Having lived in Alaska’s capital city for seven years, I can tell you that there is a lot of stuff to do—and not enough time to do it! But if you’re able to stay for a few days, or even a few hours, let me recommend some of the best places to go and things to see from a local’s point of view. A few (well, 7) of my personal favorites, in no particular order…
1. The Mendenhall Glacier
Yes, this is a touristy spot, but you don’t have to hang with the crowd. While there are some great photo ops from the Visitor’s Center and from the trails close by, a walk up the 3.5-mile East Glacier Trail will give you some amazing views of the glacier, Mendenhall Lake and the A-J Waterfall, which you can reach via a side trail a little over a mile from the trailhead. Because this trail is fairly well traveled, it’s pretty safe, but as always when hiking in Alaska, keep an eye out for bear and other wildlife, as well as rough trail conditions when the weather is bad.
2. The Shrine of St. Thérèse
When you can’t take the crowds any more, the Shrine of St. Thérèse is the perfect place to visit. Located 22 miles out of town, this quiet, contemplative site is dedicated to St. Thérèse of Lisieux, the patron saint of Alaska, and welcomes members of all faiths. In addition to the simple shrine chapel built of beach stone in the 1930s, the shrine features the Stations of the Cross, a walking path and labyrinth, and an amazing view of Lynn Canal.
3. The Last Chance Mining Museum
Located at the end of Basin Road downtown, the Last Chance Mining Museum is situated inside the former Alaska Juneau Gold Mining Company’s compressor building, which you get to by taking a short hike from the road. The structure, which was used from 1912-1944 and is now operated by the Gastineau Channel Historical Society, contains one of the world’s largest mining air compressors as well as industrial mining tools. Walking in is like taking a trip back in time, and you can easily imagine the thousands of men who worked in the mines 24 hours a day, seven days a week—every day except for Christmas and July 4.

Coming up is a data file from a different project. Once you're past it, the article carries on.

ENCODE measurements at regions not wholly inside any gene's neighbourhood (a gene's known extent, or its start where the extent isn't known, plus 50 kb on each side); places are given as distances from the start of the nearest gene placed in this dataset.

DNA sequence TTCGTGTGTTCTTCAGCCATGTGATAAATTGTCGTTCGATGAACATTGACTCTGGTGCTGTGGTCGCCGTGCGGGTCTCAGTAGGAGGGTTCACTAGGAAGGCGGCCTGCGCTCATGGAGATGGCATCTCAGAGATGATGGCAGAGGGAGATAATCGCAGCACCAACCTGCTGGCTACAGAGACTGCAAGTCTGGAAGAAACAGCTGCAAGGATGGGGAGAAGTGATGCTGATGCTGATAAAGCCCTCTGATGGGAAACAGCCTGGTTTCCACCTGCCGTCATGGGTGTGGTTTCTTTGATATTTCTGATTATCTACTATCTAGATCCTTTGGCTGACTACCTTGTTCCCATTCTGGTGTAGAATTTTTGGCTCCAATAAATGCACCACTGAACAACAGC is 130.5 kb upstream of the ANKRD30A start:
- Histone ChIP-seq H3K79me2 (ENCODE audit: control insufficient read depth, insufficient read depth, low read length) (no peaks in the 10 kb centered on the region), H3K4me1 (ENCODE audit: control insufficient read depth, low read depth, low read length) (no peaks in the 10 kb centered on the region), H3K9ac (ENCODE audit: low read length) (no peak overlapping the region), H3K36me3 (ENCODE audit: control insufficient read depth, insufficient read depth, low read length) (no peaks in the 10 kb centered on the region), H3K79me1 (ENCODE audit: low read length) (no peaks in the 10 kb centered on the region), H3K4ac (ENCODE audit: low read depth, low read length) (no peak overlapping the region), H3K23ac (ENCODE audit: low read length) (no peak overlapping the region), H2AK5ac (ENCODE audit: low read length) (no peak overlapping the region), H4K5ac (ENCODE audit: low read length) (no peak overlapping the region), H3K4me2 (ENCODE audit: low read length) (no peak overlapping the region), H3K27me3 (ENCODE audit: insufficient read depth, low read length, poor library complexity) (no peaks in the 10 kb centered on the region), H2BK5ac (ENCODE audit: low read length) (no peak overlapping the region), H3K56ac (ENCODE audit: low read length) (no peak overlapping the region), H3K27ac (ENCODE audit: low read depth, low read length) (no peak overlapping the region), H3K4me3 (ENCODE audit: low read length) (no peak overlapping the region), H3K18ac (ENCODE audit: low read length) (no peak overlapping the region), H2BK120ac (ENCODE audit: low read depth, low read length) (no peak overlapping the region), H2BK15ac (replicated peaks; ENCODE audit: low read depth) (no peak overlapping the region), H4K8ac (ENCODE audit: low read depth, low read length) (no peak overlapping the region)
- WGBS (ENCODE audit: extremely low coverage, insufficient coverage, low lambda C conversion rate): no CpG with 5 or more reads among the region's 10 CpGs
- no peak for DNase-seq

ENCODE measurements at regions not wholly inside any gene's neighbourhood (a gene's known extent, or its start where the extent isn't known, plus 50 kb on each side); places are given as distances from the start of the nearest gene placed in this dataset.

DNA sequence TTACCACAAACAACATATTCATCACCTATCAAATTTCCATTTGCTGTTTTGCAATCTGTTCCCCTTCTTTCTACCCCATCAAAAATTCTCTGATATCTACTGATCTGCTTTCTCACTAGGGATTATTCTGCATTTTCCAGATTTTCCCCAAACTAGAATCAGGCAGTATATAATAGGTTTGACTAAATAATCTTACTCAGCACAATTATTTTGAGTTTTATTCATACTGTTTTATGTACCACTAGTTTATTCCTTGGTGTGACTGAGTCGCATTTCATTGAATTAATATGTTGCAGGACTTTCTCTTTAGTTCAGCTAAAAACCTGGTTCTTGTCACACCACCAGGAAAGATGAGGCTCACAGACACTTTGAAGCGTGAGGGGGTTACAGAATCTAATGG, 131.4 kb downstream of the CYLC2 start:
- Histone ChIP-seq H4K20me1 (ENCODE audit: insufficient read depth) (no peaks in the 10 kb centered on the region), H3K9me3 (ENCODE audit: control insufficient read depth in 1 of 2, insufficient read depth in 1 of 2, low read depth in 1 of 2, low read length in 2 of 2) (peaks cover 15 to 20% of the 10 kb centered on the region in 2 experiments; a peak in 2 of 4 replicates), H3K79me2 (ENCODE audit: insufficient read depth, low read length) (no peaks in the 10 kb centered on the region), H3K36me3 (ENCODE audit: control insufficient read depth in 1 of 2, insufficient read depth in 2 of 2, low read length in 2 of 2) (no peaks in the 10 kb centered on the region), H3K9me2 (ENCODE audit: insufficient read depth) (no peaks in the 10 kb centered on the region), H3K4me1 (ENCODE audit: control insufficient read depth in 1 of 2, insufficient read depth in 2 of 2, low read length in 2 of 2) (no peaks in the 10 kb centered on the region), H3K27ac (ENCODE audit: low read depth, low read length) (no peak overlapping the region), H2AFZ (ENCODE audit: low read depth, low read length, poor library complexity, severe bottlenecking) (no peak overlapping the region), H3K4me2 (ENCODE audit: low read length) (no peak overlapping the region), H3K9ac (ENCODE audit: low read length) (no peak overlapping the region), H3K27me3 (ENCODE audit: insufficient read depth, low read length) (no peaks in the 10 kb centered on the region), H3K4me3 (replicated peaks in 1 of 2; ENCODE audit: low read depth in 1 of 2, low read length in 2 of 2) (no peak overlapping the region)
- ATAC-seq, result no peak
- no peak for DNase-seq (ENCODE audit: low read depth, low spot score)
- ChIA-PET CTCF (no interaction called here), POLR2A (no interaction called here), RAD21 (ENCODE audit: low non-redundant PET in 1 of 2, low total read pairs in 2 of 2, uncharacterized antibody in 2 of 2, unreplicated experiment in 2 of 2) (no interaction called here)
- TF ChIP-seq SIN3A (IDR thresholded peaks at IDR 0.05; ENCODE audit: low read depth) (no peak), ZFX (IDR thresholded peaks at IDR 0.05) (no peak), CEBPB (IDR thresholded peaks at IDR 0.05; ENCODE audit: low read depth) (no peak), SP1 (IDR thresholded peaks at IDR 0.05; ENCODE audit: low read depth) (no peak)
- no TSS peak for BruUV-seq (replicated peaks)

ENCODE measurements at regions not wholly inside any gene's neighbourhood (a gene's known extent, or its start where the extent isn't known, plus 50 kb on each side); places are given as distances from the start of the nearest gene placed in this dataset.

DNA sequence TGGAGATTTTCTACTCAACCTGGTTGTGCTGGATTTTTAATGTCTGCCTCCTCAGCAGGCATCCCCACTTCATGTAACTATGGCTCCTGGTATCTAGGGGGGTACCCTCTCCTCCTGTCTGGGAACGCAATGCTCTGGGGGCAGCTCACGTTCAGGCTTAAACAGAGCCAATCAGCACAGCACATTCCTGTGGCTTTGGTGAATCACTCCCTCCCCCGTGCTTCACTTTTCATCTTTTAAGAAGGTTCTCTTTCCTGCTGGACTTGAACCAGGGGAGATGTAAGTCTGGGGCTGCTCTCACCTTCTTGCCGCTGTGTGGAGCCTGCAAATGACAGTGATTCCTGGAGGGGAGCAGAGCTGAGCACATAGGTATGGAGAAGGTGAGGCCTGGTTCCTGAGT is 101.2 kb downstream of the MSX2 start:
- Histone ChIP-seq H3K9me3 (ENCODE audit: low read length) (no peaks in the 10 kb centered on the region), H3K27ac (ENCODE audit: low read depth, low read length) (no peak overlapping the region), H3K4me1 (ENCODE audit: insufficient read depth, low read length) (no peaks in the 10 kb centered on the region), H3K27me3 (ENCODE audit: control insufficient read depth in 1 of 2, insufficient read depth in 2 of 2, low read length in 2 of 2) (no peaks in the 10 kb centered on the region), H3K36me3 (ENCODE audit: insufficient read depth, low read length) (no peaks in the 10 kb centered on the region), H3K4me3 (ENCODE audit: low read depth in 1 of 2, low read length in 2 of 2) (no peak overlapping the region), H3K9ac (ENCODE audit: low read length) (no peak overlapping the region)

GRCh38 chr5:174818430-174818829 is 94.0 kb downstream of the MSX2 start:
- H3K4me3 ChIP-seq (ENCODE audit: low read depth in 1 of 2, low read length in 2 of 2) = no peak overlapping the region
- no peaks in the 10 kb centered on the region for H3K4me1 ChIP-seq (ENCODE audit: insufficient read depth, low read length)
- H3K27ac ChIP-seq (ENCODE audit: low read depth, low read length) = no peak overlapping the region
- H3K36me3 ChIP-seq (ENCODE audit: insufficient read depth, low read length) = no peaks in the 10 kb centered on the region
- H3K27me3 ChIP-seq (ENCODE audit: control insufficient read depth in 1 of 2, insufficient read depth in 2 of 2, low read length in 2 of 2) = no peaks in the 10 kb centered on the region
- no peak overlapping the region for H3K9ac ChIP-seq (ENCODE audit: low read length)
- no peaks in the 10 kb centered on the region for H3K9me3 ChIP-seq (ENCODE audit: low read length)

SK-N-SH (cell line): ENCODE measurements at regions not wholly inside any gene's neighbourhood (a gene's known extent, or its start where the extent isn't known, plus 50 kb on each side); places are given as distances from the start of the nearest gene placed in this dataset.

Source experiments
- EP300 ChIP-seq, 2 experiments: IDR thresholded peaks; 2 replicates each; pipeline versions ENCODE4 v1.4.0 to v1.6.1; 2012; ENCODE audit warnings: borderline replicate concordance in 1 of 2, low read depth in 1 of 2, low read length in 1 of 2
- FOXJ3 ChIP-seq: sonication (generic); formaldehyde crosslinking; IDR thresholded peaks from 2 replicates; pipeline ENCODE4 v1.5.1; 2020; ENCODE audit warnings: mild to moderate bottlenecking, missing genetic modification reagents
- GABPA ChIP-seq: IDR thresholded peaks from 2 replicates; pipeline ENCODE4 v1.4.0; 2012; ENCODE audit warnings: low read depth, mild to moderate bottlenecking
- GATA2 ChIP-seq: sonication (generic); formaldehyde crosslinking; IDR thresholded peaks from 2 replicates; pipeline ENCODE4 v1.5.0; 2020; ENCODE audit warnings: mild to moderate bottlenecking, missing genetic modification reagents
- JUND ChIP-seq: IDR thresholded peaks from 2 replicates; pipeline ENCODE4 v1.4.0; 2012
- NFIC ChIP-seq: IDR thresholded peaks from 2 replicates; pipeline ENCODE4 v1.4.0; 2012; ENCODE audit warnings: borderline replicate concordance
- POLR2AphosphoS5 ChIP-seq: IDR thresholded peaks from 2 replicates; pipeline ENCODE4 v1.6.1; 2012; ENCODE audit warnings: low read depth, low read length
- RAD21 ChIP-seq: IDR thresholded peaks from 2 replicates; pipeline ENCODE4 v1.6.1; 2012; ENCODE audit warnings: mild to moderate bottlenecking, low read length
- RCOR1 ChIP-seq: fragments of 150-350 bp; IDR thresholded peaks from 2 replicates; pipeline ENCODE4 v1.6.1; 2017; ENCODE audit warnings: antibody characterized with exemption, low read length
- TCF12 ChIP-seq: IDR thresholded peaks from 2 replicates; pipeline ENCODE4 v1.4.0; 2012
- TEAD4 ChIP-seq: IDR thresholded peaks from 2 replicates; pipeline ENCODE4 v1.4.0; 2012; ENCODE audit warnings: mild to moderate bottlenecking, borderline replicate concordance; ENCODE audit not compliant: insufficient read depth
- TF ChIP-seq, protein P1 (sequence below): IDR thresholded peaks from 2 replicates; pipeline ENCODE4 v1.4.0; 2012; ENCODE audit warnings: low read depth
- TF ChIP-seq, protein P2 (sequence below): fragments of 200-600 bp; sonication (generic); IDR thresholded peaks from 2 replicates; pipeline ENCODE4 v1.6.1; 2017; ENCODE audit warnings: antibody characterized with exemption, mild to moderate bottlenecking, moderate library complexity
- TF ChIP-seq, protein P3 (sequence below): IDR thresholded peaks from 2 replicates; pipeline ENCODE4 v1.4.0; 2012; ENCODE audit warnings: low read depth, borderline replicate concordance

4. Glacier Gardens
Most people don’t realize it, but Juneau is located in a rainforest. Far from what you’d find in Costa Rica or Guatemala, though, the 17-million acre Tongass National Forest is filled with Western Hemlock and Sitka Spruce, as well as skunk cabbage and berries of all kinds. Visitors to Glacier Gardens can take a ride (in a covered vehicle—it is a rainforest, after all) up Thunder Mountain to enjoy a 200-degree view of the Juneau area while learning more about the flora and fauna of Southeast Alaska, or take a self-guided walk through an Alaskan botanical garden. While the garden’s ‘flower towers’ are not to be missed, I personally loved being up in the forest when the fog was lifting on a summer morning—almost too beautiful for words.
5. Alaskan Brewing Company and Other Libations
You can’t visit Alaska without having a state-brewed beer, and there’s no better place than the Alaskan Brewing Co. Join other aficionados for a taste of their award-winning craft brews, which they claim have a bit of the history of the state in every bottle. The company holds tastings at their location year-round, so you can visit them at their facility five miles from downtown, or try their beers at a different Juneau watering hole. While the Red Dog attracts a ton of tourists, I personally prefer the Alaskan Hotel for homegrown music.
6. The Tram
Want to get a bird’s-eye view of Juneau? Take a ride up the Mt. Roberts Tramway—one of the most vertical tramways in the world—and experience the capital city on a whole new level. Nestled 1,800 feet above the city, you can enjoy fresh-caught seafood and local beer on the outdoor deck, check out a master Tlingit carver as he works on a totem pole, or meet an eagle saved by the Juneau Raptor Center. Yes, it’s a little touristy, but it’s also where the locals take family when they’re in town because it’s just that cool.
7. Anywhere on the Water
Even if you don’t fish, you have to get out on a boat when you visit Juneau. Some of my favorite times were spent surrounded by frolicking whales, catching a king salmon, or pulling in Alaskan king crab, and these are memories that will last a lifetime. Find a captain for local fishing, or take a guided tour up to Tracy Arm—I promise you won’t regret it.
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